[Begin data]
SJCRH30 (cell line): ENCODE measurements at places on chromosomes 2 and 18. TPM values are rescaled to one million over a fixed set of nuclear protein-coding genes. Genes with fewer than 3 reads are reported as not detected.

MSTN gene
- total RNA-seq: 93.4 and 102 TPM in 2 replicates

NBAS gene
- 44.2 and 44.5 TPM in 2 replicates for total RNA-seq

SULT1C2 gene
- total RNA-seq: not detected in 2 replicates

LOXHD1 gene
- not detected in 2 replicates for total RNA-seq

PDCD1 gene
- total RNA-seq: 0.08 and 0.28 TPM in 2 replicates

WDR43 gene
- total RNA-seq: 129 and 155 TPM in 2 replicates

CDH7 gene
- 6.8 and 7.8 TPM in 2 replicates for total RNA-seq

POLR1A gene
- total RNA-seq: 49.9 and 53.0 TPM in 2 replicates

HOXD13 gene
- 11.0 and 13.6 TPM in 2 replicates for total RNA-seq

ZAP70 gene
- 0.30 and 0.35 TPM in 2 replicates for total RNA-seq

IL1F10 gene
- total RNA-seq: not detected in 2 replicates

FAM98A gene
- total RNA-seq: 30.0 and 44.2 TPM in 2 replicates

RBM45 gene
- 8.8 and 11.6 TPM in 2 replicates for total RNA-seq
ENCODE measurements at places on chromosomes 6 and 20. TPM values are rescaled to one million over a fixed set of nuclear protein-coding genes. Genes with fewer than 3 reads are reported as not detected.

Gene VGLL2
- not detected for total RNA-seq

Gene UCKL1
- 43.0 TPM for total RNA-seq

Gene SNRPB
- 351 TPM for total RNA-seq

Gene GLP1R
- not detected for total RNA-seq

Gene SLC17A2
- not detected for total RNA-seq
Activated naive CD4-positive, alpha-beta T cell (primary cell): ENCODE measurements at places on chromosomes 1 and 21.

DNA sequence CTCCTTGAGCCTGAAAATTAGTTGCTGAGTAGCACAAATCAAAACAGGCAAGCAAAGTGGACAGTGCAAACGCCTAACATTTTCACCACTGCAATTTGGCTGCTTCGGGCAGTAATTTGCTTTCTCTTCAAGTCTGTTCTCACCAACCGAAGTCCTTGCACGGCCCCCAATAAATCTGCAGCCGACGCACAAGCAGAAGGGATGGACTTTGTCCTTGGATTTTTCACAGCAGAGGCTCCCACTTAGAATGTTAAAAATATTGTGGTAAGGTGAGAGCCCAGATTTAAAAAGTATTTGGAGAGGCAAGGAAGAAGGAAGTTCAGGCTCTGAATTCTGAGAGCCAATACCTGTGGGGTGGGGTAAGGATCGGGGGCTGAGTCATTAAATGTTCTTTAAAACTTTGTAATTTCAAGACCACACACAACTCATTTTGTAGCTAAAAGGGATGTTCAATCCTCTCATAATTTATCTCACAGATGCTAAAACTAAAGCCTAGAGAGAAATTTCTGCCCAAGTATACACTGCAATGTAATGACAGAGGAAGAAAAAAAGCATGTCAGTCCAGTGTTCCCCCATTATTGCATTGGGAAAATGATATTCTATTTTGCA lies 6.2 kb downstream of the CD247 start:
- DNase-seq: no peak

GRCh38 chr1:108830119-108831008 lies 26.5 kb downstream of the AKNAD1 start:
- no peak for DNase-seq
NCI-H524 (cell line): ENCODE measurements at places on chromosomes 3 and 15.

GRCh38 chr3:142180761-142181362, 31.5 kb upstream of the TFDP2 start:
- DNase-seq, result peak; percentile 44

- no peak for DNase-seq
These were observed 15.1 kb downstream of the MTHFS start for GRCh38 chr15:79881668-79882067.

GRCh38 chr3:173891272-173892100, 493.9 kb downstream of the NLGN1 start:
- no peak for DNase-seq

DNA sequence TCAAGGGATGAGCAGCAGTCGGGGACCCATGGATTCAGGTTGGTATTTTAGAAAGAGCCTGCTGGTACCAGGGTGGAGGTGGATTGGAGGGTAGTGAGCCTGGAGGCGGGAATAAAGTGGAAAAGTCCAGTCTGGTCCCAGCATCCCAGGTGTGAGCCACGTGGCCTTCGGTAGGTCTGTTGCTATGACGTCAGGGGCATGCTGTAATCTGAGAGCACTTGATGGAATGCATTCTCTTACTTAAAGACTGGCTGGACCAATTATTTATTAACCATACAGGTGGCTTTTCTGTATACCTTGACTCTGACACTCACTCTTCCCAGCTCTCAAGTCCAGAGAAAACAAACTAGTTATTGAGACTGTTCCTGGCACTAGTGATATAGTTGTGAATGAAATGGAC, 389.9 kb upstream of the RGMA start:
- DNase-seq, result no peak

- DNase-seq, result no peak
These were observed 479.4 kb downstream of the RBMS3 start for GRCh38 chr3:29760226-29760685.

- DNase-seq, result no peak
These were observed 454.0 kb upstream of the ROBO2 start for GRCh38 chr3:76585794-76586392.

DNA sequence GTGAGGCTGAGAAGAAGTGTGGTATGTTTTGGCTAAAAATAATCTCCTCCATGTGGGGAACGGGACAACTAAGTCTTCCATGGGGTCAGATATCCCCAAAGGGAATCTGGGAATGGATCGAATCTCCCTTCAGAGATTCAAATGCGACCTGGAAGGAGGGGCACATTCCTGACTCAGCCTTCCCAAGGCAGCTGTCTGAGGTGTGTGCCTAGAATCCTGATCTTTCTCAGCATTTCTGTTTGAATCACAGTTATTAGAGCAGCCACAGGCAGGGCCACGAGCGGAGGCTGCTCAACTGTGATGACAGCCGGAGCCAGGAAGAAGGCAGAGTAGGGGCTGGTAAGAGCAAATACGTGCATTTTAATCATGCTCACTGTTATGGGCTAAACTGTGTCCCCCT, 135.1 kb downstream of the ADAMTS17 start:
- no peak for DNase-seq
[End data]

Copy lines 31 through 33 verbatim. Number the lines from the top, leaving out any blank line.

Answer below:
Gene UCKL1
- 43.0 TPM for total RNA-seq

Gene SNRPB